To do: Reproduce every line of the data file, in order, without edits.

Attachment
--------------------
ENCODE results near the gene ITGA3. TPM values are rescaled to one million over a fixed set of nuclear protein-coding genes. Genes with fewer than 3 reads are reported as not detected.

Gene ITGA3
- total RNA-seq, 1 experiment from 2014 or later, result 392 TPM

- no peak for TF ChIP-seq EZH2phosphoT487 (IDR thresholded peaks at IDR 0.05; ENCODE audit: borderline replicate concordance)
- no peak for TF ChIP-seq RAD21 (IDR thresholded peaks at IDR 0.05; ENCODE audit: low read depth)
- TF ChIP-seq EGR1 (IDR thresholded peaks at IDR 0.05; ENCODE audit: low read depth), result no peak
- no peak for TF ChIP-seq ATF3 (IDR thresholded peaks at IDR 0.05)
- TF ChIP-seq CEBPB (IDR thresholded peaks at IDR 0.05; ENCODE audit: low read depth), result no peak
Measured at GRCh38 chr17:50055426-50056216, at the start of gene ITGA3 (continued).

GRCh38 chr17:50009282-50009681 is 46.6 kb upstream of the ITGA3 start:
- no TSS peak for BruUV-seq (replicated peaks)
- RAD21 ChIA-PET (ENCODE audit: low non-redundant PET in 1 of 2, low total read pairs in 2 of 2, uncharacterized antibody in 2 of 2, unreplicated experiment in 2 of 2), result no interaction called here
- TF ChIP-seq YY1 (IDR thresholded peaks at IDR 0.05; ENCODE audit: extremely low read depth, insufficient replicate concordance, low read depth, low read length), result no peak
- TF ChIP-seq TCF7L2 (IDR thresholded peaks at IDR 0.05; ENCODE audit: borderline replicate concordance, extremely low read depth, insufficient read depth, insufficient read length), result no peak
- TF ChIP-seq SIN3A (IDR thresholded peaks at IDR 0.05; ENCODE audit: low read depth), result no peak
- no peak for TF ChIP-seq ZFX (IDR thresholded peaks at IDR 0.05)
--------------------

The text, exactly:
ENCODE results near the gene ITGA3. TPM values are rescaled to one million over a fixed set of nuclear protein-coding genes. Genes with fewer than 3 reads are reported as not detected.

Gene ITGA3
- total RNA-seq, 1 experiment from 2014 or later, result 392 TPM

- no peak for TF ChIP-seq EZH2phosphoT487 (IDR thresholded peaks at IDR 0.05; ENCODE audit: borderline replicate concordance)
- no peak for TF ChIP-seq RAD21 (IDR thresholded peaks at IDR 0.05; ENCODE audit: low read depth)
- TF ChIP-seq EGR1 (IDR thresholded peaks at IDR 0.05; ENCODE audit: low read depth), result no peak
- no peak for TF ChIP-seq ATF3 (IDR thresholded peaks at IDR 0.05)
- TF ChIP-seq CEBPB (IDR thresholded peaks at IDR 0.05; ENCODE audit: low read depth), result no peak
Measured at GRCh38 chr17:50055426-50056216, at the start of gene ITGA3 (continued).

GRCh38 chr17:50009282-50009681 is 46.6 kb upstream of the ITGA3 start:
- no TSS peak for BruUV-seq (replicated peaks)
- RAD21 ChIA-PET (ENCODE audit: low non-redundant PET in 1 of 2, low total read pairs in 2 of 2, uncharacterized antibody in 2 of 2, unreplicated experiment in 2 of 2), result no interaction called here
- TF ChIP-seq YY1 (IDR thresholded peaks at IDR 0.05; ENCODE audit: extremely low read depth, insufficient replicate concordance, low read depth, low read length), result no peak
- TF ChIP-seq TCF7L2 (IDR thresholded peaks at IDR 0.05; ENCODE audit: borderline replicate concordance, extremely low read depth, insufficient read depth, insufficient read length), result no peak
- TF ChIP-seq SIN3A (IDR thresholded peaks at IDR 0.05; ENCODE audit: low read depth), result no peak
- no peak for TF ChIP-seq ZFX (IDR thresholded peaks at IDR 0.05)